March 18, 2007 (WADI ANKA, Sudan) — Ahmad Salaheddin is an Arab who has crossed the ethnic divide in Darfur‘s bloody war to fight alongside ethnic African rebels. His fellow rebels jokingly call him a “janjaweed” — one of the Arab militiamen who are their fiercest enemy.
The fight in Darfur is usually defined as between Arabs and ethnic Africans: the ethnic Africans launched a rebellion in 2003 and the Arab-led Sudanese government is accused of arming Arab tribesmen in Darfur to help put it down.
The Arab janjaweed militias have since carried out a campaign of violence against ethnic African civilians, killing and raping and driving hundreds of thousands from their homes, the United Nations says.
There are also several major Arab tribes that from the start have refused Khartoum‘s enticements to join the janjaweed. So the government has armed smaller, more impoverished clans for the militias — disrupting the traditional power structures among the Arab tribes.
Another complication is that the regular government troops in Darfur fighting the rebellion are mainly ethnic African draftees from other parts of Sudan. The rebels say they do not fear those government troops as much, because they are not enthusiastic fighters and are easier to combat than the janjaweed.
“They don‘t care about us any more than they care about the Africans,” he told The Associated Press. “In fact, our conditions here are just as bad.”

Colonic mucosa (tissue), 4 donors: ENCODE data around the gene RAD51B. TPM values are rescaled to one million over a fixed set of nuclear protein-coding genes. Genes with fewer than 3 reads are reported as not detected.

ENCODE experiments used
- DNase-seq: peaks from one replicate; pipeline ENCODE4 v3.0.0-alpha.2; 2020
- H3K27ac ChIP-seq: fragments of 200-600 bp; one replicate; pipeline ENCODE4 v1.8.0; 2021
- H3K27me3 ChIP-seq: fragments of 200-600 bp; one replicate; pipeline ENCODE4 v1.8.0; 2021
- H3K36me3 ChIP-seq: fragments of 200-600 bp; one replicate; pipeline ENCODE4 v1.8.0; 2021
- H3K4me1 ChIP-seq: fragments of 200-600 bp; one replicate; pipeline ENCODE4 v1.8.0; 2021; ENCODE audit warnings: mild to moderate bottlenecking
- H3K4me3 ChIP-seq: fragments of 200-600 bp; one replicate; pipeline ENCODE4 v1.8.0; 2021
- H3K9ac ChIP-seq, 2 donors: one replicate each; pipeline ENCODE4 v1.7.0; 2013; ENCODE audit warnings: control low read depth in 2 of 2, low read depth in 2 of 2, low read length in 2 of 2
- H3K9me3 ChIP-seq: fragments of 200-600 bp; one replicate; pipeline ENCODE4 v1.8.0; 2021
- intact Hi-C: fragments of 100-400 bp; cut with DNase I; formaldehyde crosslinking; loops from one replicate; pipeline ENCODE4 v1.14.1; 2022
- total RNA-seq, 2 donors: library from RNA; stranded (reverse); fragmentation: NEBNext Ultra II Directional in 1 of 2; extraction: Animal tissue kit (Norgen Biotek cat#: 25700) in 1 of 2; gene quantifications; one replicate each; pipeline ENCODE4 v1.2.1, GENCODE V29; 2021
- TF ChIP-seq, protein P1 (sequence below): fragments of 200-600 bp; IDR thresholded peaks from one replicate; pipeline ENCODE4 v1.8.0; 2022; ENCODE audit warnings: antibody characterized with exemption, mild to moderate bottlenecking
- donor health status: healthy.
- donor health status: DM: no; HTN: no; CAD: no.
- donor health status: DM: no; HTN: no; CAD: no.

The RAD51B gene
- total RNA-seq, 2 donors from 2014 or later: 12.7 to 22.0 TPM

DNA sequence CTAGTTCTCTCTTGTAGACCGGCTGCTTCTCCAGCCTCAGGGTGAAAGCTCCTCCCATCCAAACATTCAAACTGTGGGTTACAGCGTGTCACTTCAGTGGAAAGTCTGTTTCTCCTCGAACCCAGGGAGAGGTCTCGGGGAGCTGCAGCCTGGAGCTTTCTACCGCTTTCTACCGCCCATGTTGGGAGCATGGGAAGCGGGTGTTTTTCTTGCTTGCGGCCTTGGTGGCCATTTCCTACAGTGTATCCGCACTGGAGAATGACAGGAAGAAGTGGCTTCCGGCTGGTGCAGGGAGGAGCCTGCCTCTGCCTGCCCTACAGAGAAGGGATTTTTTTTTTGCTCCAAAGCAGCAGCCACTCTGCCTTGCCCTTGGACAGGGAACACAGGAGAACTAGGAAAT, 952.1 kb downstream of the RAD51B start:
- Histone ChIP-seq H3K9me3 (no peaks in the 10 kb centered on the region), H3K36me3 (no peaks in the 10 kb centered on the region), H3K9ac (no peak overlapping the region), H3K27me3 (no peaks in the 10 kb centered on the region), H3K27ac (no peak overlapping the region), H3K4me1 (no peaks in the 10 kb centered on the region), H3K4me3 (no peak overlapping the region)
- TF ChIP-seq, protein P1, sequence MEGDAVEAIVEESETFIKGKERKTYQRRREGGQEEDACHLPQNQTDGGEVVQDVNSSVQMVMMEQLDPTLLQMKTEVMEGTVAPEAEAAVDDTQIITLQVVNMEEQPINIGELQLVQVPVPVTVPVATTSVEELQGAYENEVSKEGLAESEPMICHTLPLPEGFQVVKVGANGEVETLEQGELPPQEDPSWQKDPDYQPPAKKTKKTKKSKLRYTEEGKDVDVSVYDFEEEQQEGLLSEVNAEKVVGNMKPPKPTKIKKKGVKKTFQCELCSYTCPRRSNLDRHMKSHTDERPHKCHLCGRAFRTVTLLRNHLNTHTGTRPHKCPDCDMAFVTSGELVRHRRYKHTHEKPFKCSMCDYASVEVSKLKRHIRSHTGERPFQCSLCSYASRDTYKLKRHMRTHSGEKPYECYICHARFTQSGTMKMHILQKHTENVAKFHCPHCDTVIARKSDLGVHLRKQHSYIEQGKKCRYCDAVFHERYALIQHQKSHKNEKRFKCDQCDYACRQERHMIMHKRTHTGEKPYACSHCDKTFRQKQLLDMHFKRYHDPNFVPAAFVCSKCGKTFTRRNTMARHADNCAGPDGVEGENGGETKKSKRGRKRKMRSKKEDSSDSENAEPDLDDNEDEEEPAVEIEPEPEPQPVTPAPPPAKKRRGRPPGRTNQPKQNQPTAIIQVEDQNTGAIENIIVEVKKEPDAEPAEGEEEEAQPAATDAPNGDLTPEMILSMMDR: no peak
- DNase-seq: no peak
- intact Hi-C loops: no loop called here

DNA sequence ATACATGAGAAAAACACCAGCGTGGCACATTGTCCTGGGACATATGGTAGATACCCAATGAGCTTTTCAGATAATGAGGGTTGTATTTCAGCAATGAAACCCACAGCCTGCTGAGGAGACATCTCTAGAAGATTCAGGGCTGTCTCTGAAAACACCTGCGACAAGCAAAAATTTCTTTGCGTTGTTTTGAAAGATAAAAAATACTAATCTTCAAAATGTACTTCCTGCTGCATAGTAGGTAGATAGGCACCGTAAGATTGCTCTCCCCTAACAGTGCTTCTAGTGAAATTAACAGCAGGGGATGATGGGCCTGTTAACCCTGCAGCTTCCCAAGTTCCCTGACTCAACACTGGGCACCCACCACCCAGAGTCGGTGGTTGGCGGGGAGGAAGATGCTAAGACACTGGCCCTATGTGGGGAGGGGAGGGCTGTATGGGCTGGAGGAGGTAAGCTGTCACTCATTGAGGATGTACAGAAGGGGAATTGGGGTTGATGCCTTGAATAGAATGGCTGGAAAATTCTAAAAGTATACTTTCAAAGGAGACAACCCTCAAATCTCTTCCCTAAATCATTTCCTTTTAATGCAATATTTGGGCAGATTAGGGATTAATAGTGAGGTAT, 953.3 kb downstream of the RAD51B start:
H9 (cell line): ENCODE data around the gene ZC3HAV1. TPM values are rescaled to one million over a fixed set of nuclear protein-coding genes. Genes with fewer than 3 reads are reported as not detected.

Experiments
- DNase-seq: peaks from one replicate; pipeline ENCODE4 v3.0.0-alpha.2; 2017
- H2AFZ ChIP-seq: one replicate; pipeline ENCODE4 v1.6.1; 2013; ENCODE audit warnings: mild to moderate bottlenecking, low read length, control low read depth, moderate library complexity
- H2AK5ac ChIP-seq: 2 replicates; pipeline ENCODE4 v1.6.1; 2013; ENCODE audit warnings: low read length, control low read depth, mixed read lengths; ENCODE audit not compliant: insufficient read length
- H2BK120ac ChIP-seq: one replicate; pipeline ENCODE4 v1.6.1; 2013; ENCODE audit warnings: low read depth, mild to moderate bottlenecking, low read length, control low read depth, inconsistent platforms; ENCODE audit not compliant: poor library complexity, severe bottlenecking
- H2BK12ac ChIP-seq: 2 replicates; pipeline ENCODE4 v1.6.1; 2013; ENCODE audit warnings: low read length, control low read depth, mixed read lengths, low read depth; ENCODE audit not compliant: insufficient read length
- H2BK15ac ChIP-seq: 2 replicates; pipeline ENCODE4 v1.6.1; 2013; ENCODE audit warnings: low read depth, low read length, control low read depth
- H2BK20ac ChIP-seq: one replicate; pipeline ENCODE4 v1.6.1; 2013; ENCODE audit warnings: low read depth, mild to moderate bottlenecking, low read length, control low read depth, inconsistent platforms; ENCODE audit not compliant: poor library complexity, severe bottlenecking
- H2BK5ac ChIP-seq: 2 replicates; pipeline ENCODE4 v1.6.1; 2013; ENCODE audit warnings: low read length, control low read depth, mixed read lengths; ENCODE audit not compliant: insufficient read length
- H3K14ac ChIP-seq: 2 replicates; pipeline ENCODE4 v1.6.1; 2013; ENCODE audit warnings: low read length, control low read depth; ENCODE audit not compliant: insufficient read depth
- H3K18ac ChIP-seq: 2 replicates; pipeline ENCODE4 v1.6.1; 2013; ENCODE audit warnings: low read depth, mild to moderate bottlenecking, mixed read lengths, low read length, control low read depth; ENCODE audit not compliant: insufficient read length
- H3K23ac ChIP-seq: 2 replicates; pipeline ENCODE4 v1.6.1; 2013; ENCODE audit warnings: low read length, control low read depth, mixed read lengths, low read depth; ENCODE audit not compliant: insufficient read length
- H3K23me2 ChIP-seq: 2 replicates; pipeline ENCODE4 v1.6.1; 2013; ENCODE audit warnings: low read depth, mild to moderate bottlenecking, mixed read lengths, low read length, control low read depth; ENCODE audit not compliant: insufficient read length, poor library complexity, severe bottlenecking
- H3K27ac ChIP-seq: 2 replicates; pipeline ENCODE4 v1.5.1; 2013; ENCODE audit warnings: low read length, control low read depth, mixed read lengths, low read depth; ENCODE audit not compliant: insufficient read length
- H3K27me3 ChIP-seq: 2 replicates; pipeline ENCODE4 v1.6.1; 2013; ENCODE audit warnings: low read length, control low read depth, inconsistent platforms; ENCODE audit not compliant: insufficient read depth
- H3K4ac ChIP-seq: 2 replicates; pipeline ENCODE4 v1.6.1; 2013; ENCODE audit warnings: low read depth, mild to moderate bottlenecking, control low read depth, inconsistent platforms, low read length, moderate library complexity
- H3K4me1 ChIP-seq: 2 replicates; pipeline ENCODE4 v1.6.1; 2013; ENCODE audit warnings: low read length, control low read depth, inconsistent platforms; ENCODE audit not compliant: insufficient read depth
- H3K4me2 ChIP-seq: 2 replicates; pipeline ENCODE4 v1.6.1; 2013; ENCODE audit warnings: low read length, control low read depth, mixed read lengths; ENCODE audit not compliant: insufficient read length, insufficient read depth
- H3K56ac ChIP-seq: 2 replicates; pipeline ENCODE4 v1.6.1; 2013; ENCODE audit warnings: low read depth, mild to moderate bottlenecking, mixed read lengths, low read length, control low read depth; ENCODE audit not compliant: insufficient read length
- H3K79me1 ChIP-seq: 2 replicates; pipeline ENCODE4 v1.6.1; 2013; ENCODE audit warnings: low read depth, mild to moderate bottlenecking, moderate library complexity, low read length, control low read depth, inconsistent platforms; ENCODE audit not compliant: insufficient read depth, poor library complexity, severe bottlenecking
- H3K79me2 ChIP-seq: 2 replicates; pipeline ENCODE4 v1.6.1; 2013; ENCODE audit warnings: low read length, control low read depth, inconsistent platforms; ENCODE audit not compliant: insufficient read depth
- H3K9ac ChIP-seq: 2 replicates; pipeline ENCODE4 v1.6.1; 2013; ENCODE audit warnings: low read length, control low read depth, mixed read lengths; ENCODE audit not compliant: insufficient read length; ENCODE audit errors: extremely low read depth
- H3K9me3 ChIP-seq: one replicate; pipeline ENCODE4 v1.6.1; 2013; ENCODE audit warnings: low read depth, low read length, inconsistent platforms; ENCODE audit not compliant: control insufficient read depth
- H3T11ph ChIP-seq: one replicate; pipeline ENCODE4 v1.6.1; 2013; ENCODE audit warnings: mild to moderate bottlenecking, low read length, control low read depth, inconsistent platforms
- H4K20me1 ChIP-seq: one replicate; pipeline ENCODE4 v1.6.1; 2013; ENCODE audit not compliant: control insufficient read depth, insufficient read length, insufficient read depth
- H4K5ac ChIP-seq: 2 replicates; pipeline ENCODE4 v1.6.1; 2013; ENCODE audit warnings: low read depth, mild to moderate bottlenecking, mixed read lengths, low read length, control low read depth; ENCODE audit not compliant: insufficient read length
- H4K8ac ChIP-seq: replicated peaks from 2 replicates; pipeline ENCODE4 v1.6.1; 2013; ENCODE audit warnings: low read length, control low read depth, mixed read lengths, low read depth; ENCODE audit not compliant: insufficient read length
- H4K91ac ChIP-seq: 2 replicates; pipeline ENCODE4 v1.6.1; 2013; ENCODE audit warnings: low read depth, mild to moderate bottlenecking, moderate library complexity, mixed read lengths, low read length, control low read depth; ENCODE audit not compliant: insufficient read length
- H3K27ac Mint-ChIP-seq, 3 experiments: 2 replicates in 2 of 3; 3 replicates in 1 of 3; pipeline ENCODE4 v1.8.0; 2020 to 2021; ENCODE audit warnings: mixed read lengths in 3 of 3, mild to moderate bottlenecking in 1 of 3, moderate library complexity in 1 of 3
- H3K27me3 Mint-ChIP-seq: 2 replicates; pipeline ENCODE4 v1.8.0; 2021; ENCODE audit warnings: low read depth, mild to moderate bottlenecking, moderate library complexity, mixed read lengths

But there were also neighborly relations, tightened sometimes by intermarriage.
“It‘s sad, because we used to get along quite well,” he said. “I don‘t think it would be possible anymore … Too much blood has been spilled.”
The Sudanese government has decided to suspend all cooperation with the International Criminal Court in response to the accusations, the justice minister and a pro-government newspaper said Sunday.
Overall, more than 200,000 people in Darfur have been killed since 2003, and more than 2.5 million people, largely African villagers, now live in massive refugee camps scattered across Darfur and spilling over into neighboring Chad.
Darfur itself is being carved up. The ethnic African rebels of SLA now control a vast section of northern Darfur that is now practically empty of any Arab nomads and mostly inhabited by ethnic Africans from the Zaghawa tribe.
But other sections of Darfur — like Jebbel Midob in northeastern Darfur — are now largely in the hands of Arab nomads brought in by the government from southern Darfur.
SLA rebel commander Mohamed Ali, whose home is in the region, said villagers who tried to return to that region from refugee camps to cultivate their land were being killed.
The Arabs “have even given the place a new name, Waha, to make it sound like it‘s always been theirs,” he said.